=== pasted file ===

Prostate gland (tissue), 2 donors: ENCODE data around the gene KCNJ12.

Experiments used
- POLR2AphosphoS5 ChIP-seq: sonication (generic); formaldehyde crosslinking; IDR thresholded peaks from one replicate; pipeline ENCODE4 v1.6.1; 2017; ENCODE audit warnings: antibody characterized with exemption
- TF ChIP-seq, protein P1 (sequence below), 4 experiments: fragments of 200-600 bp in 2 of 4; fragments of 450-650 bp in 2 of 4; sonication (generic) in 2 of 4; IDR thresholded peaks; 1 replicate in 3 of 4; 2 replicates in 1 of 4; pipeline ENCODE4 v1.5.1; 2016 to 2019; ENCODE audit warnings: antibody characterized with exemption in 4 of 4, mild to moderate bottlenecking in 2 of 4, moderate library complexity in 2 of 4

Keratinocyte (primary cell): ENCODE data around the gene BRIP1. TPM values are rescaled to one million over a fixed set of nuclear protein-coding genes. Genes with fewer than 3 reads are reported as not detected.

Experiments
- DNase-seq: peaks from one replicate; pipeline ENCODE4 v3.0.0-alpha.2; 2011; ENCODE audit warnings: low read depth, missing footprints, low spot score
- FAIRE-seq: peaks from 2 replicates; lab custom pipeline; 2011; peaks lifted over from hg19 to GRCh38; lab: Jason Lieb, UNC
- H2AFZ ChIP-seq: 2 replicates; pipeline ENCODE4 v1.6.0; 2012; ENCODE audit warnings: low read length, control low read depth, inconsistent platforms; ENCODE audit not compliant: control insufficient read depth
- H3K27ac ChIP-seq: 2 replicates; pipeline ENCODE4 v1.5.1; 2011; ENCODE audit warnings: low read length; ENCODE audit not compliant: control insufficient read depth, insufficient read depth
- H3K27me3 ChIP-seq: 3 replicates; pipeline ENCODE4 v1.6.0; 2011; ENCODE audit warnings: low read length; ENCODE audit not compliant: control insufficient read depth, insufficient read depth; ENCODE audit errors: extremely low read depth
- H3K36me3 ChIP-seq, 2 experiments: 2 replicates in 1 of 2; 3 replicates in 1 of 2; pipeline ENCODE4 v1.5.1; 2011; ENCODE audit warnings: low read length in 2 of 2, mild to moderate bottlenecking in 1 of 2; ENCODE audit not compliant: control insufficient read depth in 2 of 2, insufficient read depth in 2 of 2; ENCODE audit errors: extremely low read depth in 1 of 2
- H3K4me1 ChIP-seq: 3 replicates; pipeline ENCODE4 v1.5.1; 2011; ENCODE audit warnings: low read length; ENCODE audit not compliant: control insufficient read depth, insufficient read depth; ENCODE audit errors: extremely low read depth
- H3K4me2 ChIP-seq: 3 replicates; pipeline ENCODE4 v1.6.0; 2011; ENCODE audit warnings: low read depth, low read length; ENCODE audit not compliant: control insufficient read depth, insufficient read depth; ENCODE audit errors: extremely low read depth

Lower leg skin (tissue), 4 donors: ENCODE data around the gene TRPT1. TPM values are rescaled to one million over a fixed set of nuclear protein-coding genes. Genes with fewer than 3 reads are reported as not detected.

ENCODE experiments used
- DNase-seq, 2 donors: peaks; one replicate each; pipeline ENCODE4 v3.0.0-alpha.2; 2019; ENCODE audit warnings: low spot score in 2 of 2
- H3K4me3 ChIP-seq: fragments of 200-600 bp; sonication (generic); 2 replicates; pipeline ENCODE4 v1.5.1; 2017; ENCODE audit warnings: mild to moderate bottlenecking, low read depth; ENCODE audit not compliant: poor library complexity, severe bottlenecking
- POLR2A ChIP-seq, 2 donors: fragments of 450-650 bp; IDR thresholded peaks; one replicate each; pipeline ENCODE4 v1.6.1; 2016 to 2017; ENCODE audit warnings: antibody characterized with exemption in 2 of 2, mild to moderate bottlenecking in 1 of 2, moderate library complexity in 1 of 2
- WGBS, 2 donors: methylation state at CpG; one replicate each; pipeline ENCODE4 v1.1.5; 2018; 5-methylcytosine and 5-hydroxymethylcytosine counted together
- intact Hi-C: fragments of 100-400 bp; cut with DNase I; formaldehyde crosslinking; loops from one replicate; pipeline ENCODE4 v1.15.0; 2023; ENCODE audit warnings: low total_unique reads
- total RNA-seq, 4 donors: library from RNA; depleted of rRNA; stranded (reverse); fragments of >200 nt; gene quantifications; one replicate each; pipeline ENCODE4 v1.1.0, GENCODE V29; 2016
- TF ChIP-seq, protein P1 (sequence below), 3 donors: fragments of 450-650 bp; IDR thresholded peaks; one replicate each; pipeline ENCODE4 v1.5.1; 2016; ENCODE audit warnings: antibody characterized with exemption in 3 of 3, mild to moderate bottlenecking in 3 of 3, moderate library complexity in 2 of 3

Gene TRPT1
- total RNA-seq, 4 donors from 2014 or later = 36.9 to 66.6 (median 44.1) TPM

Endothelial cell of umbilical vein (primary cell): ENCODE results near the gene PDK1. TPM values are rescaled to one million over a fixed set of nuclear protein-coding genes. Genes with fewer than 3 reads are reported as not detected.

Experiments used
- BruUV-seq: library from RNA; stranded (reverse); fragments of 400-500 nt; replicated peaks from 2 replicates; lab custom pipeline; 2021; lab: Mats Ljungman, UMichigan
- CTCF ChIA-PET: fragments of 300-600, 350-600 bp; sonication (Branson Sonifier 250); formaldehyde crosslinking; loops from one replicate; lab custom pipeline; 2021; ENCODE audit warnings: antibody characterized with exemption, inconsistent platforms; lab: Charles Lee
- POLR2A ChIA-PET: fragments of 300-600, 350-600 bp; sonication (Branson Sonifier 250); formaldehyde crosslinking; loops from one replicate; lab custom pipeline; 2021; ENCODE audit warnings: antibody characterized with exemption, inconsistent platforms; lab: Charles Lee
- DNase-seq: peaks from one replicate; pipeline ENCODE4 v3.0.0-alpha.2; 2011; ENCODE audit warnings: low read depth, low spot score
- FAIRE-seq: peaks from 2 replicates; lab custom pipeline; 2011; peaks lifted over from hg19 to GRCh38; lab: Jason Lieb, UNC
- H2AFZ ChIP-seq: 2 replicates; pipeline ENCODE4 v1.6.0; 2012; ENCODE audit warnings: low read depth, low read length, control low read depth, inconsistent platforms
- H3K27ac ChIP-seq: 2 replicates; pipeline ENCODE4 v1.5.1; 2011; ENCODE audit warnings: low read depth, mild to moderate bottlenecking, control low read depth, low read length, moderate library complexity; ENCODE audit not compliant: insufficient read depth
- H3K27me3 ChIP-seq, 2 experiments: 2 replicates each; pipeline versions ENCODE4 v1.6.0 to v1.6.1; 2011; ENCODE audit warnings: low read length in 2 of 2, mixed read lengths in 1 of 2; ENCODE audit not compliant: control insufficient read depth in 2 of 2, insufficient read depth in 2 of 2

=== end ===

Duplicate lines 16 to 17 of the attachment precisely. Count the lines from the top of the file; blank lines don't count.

ENCODE experiments used
- DNase-seq, 2 donors: peaks; one replicate each; pipeline ENCODE4 v3.0.0-alpha.2; 2019; ENCODE audit warnings: low spot score in 2 of 2